And so, tonight, with the world a little less rounded, a little less aware of itself and its history, I hear it again. Bear with me, as I play it again, in his honor, and I say, one last time…
Part of me wants to play this cool and be all, “Yeah, it’s cool, you can pre-order my book” and the rest of me — the real me — has an almost-insurmountable compulsion to run around the house screaming “My book! MY BOOK!”
So severely conflicted on this am I that it took me 19 full days to write this post, which has to be some sort of record for something, even if it’s a record for how batshit crazy things get inside my head.
Forget all that. The post has arrived, as has the book. It feels as though I’ve lived a lifetime since I first had the idea, which I suppose happens to many writers, unless, of course, you happen to be James Patterson, because that man is a machine. And if you are James Patterson, hi. Buy my book, OK?
Technically, the book has not arrived: You can pre-order it now on Amazon (or from the University Press of Florida) and they’ll ship it to you on October 4, the actual release date. Also, if you want it as an ebook, you have to wait — I mean, not much longer, but apparently the something about metadata or other things I don’t understand and don’t you dare pretend you do, either. The takeaway? You will have the chance to buy the ebook and no, I don’t know when but soon.
When UPF offered me a book contract, my editor told me in no uncertain terms to never promise people a publication date (well, until the Press itself released one) so I would make jokes when people asked me. My favorite one?
“Well, I’m not certain but I’m hoping sometime before we elect a new president.”
I made it with a whole month to spare.
I love Gulfport, but I also love living near downtown St. Pete. I wouldn’t want to live near downtown at all, but I do love that I can be there in less than 10 minutes (finding parking may take slightly longer.) The waterfront – which is public access, every bit – is, as the mayor said recently, a jewel. When I was in college, St. Petersburg’s downtown was a place one did not go alone, or, really, at all. Things have changed, and I am thrilled.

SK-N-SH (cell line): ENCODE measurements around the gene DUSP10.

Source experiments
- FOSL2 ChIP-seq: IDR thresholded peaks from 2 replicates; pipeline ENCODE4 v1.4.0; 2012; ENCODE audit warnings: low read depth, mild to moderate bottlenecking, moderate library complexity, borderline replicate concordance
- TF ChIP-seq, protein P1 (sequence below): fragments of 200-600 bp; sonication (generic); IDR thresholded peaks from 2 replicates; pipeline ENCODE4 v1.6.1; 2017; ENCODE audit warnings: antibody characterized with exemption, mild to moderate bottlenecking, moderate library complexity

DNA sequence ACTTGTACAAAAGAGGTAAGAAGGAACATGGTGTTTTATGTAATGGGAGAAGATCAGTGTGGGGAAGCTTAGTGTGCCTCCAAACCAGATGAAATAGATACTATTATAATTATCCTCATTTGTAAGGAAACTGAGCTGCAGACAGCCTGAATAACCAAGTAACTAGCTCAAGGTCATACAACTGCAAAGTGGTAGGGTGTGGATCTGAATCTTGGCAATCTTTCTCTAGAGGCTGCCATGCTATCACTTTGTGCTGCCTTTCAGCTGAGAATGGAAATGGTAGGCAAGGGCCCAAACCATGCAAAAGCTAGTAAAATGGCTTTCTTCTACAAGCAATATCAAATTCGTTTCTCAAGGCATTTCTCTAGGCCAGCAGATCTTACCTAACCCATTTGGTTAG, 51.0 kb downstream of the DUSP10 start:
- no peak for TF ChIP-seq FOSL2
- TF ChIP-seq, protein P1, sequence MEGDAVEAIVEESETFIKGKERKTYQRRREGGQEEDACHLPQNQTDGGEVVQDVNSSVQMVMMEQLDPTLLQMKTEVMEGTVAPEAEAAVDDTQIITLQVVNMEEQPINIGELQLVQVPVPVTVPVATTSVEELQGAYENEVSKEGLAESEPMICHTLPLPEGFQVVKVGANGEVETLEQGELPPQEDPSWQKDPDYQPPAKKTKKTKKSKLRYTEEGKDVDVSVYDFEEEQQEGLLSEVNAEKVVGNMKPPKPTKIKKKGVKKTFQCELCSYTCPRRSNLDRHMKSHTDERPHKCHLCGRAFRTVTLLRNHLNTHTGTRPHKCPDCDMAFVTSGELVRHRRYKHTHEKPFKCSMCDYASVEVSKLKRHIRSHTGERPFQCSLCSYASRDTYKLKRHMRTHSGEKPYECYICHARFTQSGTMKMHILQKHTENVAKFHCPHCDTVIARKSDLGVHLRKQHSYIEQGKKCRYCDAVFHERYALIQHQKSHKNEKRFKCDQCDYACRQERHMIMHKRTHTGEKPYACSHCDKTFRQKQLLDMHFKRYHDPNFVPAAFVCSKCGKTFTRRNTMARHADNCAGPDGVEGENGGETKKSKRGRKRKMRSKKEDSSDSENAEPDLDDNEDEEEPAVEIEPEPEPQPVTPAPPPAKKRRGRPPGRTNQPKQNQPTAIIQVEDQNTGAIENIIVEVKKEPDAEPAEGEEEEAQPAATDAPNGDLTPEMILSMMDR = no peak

One of the things I do – and I really enjoy – is speak to people about my work re-tracing the tours from the WPS Guide to the Southernmost State. I’ve lectured and taught at OLLI at Eckerd College for just over a year now, and I love it. There’s something incredibly rewarding about having a group of students who attend your lecture – and pay to do so – when they don’t get college credit for doing so. They just attend because they love learning and find the subject interesting.
This year, OLLI expanded its reach to include satellite campuses at the Westminster retirement communities, and last night the downtown St. Petersburg Westminster crowd (Westminster Palms), instead of heading to the Vinoy Verandah for drinks or walking a few blocks to get dinner, chose to hear me speak about eating your way across the Florida panhandle. I was incredibly flattered, so as a thank you, I made the class sour orange margaritas. Now, the sour oranges didn’t technically come from the panhandle, but they did come from Florida and who hasn’t sat through a class where the lecturer droned on and on in a monotone and you couldn’t wait to leave? Think of my lectures as your reward for those times. You’re welcome.
Read more about it here. If you follow the links you can even find my recipe for sour orange margaritas.
I really, really wished I had paid more attention in my Nature Writing class with Dr. Hallock, because here in north-ish Florida there’s all this Bartram stuff. We just left Ravine Gardens State Park, pretty in its own right thanks to the last Depression America had, and on the way out – after touring the loop encircling the ravine and enjoying a quiet lunch by the terraced amphitheater – I see a cabin with a sign, “William Bartram Trail.”